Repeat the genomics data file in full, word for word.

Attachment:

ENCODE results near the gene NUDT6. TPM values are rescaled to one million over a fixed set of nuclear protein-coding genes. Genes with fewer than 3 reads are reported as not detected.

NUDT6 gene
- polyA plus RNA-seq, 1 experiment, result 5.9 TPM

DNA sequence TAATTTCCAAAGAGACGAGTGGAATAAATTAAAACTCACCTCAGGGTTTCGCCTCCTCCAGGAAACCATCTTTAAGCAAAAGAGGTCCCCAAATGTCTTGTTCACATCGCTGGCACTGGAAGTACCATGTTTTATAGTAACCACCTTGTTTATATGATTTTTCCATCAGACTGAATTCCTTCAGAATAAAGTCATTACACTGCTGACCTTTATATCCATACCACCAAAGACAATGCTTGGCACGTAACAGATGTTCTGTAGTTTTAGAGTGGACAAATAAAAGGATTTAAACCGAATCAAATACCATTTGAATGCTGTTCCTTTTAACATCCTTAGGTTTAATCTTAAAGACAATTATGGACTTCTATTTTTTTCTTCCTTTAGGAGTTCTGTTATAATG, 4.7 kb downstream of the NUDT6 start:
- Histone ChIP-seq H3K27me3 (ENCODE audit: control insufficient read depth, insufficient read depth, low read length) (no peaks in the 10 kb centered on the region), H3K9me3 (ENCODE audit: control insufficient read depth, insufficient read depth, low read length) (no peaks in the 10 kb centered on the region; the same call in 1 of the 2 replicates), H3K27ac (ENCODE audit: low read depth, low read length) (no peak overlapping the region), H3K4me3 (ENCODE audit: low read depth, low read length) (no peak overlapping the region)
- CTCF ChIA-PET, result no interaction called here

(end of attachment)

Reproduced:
ENCODE results near the gene NUDT6. TPM values are rescaled to one million over a fixed set of nuclear protein-coding genes. Genes with fewer than 3 reads are reported as not detected.

NUDT6 gene
- polyA plus RNA-seq, 1 experiment, result 5.9 TPM

DNA sequence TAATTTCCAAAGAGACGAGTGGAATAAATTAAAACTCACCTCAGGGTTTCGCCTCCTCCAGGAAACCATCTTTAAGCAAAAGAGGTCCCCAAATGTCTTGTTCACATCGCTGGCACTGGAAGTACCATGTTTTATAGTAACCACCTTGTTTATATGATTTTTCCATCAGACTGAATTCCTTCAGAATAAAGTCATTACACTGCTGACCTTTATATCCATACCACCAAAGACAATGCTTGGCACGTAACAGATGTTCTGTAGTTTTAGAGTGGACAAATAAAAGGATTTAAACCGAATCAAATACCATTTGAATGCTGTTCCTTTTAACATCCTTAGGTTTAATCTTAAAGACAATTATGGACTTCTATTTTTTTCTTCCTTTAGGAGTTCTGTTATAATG, 4.7 kb downstream of the NUDT6 start:
- Histone ChIP-seq H3K27me3 (ENCODE audit: control insufficient read depth, insufficient read depth, low read length) (no peaks in the 10 kb centered on the region), H3K9me3 (ENCODE audit: control insufficient read depth, insufficient read depth, low read length) (no peaks in the 10 kb centered on the region; the same call in 1 of the 2 replicates), H3K27ac (ENCODE audit: low read depth, low read length) (no peak overlapping the region), H3K4me3 (ENCODE audit: low read depth, low read length) (no peak overlapping the region)
- CTCF ChIA-PET, result no interaction called here